- ECOLOGY ACTION CENTRE
- “Waste wood” being burned at the Point Tupper biomass plant.
Public concern about the state of Nova Scotia’s forests is driving the government to look at cutting back on clearing trees as a means to generate electricity.
While the department of natural resources laments that the general public doesn’t understand clear-cutting, the department is committing to a recommendation from the provincial auditor general to more clearly outline the role of biomass in the province’s electricity plan.
Nova Scotians spoke out against the harvesting of primary biomass—the clearing of trees—for generating electricity during public consultations last year on the province’s electricity strategy. That’s one reason why earlier this month the province dropped the legal requirement for the biomass plant in Port Hawkesbury to constantly burn 24 hours a day.
The plant, which was boiling trees and pulp around the clock for the last three years, has provided almost three percent of energy to the Nova Scotia power grid since 2013. It was introduced with a stated goal of helping the province meet a renewable energy target of 25 percent by 2015.
Because trees grow back, biomass is considered a “firm renewable” by the province. Keeping the plant constantly running would give the province a reliable source of electricity that could be labeled “renewable,” even if the actual practice was anything but.
“It is counter-intuitive for the province to protect the environment by cutting down too many trees or reducing the quality of already thin and acidic soils,” advised a 2010 report by a steering panel that included the late chief justice Constance Glube and Joe Marshall, executive director of the Union of Nova Scotia Indians.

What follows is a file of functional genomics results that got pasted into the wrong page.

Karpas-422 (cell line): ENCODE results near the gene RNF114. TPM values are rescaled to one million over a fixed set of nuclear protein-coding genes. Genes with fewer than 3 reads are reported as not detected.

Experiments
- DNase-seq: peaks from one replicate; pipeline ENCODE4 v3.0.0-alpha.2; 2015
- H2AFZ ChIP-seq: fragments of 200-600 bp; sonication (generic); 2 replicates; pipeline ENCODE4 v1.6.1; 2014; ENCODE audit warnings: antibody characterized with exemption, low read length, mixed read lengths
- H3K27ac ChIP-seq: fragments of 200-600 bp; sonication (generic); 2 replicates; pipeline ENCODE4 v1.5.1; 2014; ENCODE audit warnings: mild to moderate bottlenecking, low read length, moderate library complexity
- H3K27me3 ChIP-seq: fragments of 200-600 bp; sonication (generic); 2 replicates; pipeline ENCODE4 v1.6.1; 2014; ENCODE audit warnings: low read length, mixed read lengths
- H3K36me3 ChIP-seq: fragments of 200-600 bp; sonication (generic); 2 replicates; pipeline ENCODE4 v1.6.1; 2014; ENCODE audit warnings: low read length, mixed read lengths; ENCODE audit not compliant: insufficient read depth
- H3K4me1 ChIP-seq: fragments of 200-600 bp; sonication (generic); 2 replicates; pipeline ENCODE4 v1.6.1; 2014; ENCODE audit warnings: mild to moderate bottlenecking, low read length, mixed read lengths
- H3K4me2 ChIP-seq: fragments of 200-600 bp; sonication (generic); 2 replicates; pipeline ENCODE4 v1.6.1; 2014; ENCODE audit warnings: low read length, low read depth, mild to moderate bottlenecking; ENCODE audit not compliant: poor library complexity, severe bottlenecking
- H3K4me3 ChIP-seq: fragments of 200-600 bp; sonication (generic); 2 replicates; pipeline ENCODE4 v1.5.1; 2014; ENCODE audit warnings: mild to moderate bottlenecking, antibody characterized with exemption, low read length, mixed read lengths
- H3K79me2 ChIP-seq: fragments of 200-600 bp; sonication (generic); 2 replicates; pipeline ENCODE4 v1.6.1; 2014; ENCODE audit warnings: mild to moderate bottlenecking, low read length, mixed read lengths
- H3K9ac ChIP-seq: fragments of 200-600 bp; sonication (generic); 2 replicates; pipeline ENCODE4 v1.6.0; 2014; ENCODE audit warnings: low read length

“There is ample evidence that our forests are already under considerable stress,” said the report. “Despite the need to reduce greenhouse gases, Nova Scotia does not have the wood capacity for biomass use to make much of a difference even provincially.”
The must-run status of the Point Tupper plant drove a demand for biomass that suppliers struggled to fill. In 2014, the plant’s first full operative year, 10 percent of the 530,000 metric tonnes of biomass burned was shipped in from outside of the province.
In 2010, Nova Scotia Power said the plant would exclusively use “stem wood,” leaving tree stumps, tops and branches behind to restore nutrients to soil. But since then, DNR has admitted that private contractors are clear-cutting forests—cutting and chipping whole trees en masse—to feed the plant.
Last year Allan Eddy, DNR’s associate deputy minister, told the Chronicle Herald that NSP has “an obligation to its ratepayers to get wood fibre as cheaply as possible” and “the cheapest way is to clear land, not selectively harvest to improve the lot for the future.”
The practice was defended by DNR earlier this month at a legislature committee meeting on forestry. Frank Dunn, DNR deputy minister, said clear-cutting and its impacts are “generally misunderstood by the general public.”
Not so, according to Raymond Plourde, wilderness coordinator at the Ecology Action Centre. Most people actually do understand the impacts of clear-cutting, he says. “It’s like resetting the forest to zero.”
Clear-cutting burns carbon-absorbing organisms and leaves soil depleted while evicting resident wildlife. Plourde says DNR’s justifications for endorsing clear-cutting are rooted in the notion that it will inevitably happen anyway.
The Ecology Action Centre has commended the government for ending Point Tupper’s must-run rule, but the organization is still calling on the government to declassify primary forest biomass as “renewable.”
The DNR will release a five-year progress report on its Natural Resources Strategy by August 31, including an update on their goal of reducing clear-cutting to 50 percent of all harvests by September. But the province is still betting on biomass as a power source. In January, Nova Scotia Power estimated biomass will increase from generating 2.8 percent of electricity in 2015 to 7.7 percent by 2020.